Coin Collecting - Biblical Coins

"Biblical" coins can include those explicitly mentioned in the New Testament of the Bible, those used in the Roman Province of Judea during New Testament times, or coins circulated during the inter-testament period. Such coins might include those minted by the Maccabees, Herod the Great, Herod Agrippa, Pontius Pilate, Augustus, or Tiberius.

Coins specifically minted for use in ancient Judea often lack a portrait image in compliance with the Biblical commandment, "Thou shall not make unto thee any graven image." However, coins intended for a wider distribution in the ancient world will typically have a portrait image, usually of the ruler.

The Widow's Mite (Lepton)


He looked up and saw the rich putting their gifts into the treasury; and he saw a poor widow put in two lepta. And he said, "Truly I tell you, this poor widow has put in more than all of them; for they all contributed out of their abundance, but she out of her poverty put in all the living that she had."(Luke.21: 1 - 4).

The Lepton (plural, Lepta) was a small, crudely minted coin that was of very little value. In fact, the Lepton may be the lowest denomination coin ever struck! The coins were issued by King Alexander Jannaeus who ruled Judea from 103 - 76 BC. Thus, by the time of Christ's ministry, these coins were already over a century old and, yet, still in circulation.

Despite the description of the coin as being made of "copper" in some translations, the Lepton was actually made of bronze (copper with added tin or arsenic). According to the Gospel of Mark (in the original Greek) two Lepta were worth a Quadrans (Kodrantes), which was the lowest denomination Roman coin (see section on Roman Coins). Hence, it would take 128 Lepta to have the equivalent of a Denarius (a single day's wages - see below).

Tribute Penny (Denarius)


They asked him, "Teacher, we know that you speak and teach rightly, and show no partiality, but truly teach the way of God. Is it lawful for us to give tribute to Caesar, or not?" But he perceived their craftiness, and said to them, "Show me a denarius. Whose likeness and inscription has it?" They said, "Caesar's." He said to them, "Then render to Caesar the things that are Caesar's, and to God the things that are God's."(Luke 20:21 - 25).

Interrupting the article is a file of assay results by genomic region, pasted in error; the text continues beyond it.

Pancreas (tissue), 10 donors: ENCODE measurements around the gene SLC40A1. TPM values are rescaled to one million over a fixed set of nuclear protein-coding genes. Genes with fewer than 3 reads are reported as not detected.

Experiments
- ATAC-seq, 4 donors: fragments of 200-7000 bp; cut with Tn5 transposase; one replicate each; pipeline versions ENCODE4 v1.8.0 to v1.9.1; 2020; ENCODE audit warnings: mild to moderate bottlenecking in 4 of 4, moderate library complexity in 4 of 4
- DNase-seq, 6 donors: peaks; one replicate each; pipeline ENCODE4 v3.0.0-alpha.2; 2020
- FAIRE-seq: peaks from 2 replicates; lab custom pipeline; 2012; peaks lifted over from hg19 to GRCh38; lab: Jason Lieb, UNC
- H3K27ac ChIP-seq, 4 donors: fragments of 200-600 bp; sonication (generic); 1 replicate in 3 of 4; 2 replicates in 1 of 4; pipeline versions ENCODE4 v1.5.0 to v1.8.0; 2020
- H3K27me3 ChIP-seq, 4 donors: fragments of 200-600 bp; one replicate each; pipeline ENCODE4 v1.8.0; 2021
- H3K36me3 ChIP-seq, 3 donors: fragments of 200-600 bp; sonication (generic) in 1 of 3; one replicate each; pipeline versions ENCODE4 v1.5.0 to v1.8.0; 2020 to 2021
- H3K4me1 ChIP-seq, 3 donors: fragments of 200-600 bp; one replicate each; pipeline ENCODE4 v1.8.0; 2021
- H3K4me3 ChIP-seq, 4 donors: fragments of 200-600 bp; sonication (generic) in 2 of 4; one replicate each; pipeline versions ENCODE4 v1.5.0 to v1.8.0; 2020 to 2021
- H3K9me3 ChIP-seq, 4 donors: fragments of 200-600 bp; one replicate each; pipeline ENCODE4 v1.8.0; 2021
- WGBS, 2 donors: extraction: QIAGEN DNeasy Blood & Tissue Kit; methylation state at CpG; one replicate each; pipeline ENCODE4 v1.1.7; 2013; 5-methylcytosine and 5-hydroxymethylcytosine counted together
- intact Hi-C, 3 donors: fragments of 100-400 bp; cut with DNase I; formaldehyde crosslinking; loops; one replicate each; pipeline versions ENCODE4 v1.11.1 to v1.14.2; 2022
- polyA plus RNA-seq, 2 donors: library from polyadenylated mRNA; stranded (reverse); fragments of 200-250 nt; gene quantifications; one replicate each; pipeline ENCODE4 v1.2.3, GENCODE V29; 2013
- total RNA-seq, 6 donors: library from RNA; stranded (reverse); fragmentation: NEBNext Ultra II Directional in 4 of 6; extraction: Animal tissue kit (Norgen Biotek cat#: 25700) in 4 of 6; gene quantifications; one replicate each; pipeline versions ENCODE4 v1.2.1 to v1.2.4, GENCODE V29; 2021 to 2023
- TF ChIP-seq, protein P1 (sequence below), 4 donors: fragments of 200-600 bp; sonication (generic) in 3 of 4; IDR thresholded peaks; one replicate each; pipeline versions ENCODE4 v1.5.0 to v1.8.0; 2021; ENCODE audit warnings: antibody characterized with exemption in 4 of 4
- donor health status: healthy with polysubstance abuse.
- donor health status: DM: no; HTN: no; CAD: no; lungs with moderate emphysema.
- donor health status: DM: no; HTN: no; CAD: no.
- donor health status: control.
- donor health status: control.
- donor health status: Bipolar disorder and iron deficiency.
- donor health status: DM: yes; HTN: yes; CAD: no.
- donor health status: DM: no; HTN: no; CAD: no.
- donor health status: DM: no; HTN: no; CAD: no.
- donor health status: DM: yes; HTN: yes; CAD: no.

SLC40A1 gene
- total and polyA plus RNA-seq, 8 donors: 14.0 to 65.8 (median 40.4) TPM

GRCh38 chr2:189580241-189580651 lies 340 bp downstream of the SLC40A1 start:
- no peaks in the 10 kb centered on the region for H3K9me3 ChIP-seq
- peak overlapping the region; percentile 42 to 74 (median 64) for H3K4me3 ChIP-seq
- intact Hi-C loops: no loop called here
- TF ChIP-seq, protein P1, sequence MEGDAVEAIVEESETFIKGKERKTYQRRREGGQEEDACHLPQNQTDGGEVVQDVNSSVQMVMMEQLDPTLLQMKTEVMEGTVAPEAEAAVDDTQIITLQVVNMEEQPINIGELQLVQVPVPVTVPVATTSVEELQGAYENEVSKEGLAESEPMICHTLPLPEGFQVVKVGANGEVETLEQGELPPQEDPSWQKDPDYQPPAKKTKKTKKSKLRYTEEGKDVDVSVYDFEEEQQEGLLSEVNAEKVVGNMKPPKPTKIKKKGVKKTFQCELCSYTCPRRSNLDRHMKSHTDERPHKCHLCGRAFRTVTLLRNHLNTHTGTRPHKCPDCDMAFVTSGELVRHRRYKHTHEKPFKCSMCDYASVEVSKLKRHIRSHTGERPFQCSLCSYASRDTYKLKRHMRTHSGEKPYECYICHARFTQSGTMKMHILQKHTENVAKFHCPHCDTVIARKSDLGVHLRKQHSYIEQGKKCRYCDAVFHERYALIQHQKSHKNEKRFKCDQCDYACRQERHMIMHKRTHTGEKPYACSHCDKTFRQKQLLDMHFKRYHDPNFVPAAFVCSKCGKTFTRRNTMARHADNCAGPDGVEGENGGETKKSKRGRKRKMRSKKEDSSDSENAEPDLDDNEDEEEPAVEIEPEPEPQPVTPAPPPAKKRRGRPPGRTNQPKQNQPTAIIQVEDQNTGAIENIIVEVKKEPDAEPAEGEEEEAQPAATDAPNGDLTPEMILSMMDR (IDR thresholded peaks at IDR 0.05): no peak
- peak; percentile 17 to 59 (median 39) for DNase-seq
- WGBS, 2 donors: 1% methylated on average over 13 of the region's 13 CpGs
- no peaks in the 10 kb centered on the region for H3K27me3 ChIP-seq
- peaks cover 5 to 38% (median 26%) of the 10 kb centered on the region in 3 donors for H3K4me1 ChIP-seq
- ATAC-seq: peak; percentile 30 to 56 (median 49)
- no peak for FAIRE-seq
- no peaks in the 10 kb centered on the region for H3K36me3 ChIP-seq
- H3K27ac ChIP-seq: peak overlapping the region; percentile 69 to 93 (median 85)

This is almost certainly a Denarius with the head of Tiberius, who was emperor of Rome at that time. The Denarius was a silver coin and it was approximately equivalent to a day's wages for a laborer (see Matthew 20:2).

The Money Changers (Tyrian Shekels)


In the temple he found those who were selling oxen and sheep and pigeons, and the money-changers at their business. And making a whip of cords, he drove them all, with the sheep and oxen, out of the temple; and he poured out the coins of the money-changers and overturned their tables. And he told those who sold the pigeons, "Take these things away; you shall not make my Father's house a house of trade." His disciples remembered that it was written, "Zeal for thy house will consume me."(John 2:14 - 17).

Each Jewish man twenty years of age or older was expected to pay an annual Half Shekel tax to the Temple in Jerusalem. These silver Shekels were originally produced in Tyre, but later they were minted in Judea. They were regarded by the Jewish authorities as being superior to the standard roman coinage of the day in that they were composed of purer silver (at least 94%). Since the temple tax could only be paid in the form of these Shekels, moneychangers were necessary to exchange them for the Roman, Greek, and other coins that most people carried.

Ironically, in a culture dedicated to strict monotheism, Tyrian Shekels bore the portrait image of a pagan deity (Melqarth-Herakles) on their obverse side! Furthermore, this pagan deity remained on the coins even after the mint in Tyre was closed and production was taken over by the Jewish authorities.

Since these were the primary (if not only) coins deposited into the Temple treasury it is likely that these Shekels were also the "thirty pieces of silver" paid to Judas Iscariot as the price for betraying Christ. When Judas regretted his wickedness and returned the coins, the authorities could not return them to the treasury as they were "blood money."